A group campaigning for the rights of sex workers has claimed the murder of a mum-of-four from Rotherham could and should have been prevented.
Alena Grlakova's body was found in a stream in the Parkgate area of the town in April 2019 - more than three months after she went missing.
In 2000, Allen was acquitted of the earlier killing. He became the subject of an undercover Humberside Police investigation when he moved back to the area 10 years later.
The force had been hoping to secure a ruling against 'double jeopardy' the principle that you can't be tried twice for the same offence unless there is new and compelling evidence, but its request was denied.
Niki Adams, English Collective of Prostitutes speaks to ITV News
The English Collective of Prostitutes, which campaigns for the rights of sex workers, believes the decision is an example of sex workers' lives not being treated equally.
Niki Adams, from the group, said: "This does feel like an avoidable tragedy yet again other women have gone on to lose their lives because the violence of a particular man was not addressed properly at the time and that is a pattern that we have seen over and over again.
"It's a pattern that starts with the deprioritising of sex workers' safety."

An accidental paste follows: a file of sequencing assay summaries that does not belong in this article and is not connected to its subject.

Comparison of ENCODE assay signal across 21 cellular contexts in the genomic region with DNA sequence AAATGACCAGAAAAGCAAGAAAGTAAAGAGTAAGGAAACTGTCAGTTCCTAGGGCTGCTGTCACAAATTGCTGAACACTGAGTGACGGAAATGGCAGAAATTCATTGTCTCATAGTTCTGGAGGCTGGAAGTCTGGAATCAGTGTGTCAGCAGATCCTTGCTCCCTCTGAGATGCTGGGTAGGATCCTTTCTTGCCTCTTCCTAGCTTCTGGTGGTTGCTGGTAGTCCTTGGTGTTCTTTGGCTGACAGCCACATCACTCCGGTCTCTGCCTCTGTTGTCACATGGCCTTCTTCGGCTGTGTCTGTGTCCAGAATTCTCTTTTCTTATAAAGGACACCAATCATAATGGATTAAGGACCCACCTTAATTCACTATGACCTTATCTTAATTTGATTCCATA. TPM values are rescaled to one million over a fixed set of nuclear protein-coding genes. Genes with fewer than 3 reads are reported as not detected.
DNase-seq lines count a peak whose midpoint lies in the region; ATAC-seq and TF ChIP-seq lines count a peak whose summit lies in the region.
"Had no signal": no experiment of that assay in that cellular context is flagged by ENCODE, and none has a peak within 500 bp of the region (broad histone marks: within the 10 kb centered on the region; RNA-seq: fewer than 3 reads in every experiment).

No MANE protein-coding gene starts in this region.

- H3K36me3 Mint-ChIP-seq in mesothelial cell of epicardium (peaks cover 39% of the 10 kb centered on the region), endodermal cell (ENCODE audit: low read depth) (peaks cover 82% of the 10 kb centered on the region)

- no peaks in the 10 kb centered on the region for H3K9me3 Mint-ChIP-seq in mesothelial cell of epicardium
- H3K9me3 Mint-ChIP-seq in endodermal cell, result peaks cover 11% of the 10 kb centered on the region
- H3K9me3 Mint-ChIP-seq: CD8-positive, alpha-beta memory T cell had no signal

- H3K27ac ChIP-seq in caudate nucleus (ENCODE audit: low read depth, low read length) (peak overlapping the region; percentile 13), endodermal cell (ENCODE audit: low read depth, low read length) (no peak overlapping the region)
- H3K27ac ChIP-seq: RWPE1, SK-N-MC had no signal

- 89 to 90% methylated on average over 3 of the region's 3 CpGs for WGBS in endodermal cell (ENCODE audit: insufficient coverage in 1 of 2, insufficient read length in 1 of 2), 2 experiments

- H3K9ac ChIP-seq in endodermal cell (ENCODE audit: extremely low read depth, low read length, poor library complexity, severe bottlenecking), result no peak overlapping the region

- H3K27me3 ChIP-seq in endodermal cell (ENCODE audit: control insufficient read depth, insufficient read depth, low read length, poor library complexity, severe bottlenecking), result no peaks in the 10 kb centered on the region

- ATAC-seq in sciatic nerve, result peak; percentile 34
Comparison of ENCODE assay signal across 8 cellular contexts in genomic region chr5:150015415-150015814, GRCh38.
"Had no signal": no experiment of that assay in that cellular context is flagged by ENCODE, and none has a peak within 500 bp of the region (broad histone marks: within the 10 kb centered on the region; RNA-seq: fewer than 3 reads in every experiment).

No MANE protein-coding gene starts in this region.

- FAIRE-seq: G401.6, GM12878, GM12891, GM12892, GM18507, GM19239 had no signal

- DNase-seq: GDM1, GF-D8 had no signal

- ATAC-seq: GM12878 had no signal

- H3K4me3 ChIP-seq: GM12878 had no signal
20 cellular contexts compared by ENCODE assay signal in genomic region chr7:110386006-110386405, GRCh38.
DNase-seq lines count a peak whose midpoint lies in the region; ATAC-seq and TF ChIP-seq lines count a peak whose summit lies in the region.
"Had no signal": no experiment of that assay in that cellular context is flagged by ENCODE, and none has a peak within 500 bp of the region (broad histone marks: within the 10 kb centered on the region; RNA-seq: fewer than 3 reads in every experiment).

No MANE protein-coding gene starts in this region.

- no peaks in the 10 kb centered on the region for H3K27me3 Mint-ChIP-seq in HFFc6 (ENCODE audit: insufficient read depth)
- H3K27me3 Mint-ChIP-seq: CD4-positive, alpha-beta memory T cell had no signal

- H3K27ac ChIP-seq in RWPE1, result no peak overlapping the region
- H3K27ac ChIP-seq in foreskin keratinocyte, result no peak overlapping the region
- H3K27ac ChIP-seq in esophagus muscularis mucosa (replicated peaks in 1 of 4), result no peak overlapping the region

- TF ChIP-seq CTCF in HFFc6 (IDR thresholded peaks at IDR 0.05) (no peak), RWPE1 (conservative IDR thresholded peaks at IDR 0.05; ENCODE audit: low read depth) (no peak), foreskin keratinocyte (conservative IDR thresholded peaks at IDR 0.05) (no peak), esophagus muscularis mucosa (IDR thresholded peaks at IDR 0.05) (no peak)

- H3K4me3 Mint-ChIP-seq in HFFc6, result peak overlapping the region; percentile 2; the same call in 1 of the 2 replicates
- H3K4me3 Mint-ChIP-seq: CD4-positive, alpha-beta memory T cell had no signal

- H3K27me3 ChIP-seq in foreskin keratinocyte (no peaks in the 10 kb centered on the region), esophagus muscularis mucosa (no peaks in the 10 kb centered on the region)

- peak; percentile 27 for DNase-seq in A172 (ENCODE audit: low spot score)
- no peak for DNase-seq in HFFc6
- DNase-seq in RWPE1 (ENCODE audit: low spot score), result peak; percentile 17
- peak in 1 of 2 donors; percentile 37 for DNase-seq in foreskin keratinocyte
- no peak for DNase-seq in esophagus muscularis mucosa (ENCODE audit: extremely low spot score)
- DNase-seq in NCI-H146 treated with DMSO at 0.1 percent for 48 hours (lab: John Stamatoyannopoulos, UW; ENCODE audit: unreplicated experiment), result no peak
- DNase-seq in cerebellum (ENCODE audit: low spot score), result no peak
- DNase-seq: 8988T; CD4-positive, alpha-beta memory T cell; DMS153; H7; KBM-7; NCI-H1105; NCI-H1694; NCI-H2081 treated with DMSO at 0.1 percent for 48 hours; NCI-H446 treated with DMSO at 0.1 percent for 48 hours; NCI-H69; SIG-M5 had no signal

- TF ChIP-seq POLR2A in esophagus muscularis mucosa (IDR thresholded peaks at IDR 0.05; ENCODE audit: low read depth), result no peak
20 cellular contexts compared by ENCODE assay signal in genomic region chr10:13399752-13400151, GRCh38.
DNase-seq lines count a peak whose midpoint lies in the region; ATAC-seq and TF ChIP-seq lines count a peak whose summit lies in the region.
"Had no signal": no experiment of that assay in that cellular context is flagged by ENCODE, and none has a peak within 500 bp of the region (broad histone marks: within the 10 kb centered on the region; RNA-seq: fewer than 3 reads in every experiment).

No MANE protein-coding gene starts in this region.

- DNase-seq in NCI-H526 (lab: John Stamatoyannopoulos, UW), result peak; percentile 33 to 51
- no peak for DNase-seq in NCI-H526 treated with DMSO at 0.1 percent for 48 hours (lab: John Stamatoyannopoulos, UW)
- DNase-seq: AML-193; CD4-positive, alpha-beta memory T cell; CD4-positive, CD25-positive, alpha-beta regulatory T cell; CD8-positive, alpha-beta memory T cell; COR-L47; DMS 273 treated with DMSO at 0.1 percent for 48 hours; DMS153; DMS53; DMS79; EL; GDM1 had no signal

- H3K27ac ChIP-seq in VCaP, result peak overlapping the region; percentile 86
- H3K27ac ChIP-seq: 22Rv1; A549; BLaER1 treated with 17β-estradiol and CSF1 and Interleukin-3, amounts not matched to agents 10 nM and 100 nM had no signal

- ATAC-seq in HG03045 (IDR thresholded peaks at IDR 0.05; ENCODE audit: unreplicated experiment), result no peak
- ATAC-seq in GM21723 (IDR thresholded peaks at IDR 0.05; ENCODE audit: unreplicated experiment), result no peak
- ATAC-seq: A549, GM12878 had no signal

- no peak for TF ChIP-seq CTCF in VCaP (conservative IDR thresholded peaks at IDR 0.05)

The law changed in 2003 to allow the Crown Prosecution Service to apply to the Court of Appeal to allow a retrial for murder where new and compelling evidence had come to light after an acquittal.
A spokesperson for the Crown Prosecution Service said: "Based on the law in 2011, the CPS advised the police that it was unlikely that admissions to a police undercover officer alone would be sufficiently compelling to persuade the Court of Appeal to order a retrial.
"The decision was made knowing that applying to the Court of Appeal to overturn a conviction is a once-only option. If it failed there could be no further attempts.
"Since 2011 the law in relation to double jeopardy murders has evolved, and after the death of Alena Grlakova a thorough and detailed review was carried out of all new lines of evidence which had emerged following the acquittal in 2000."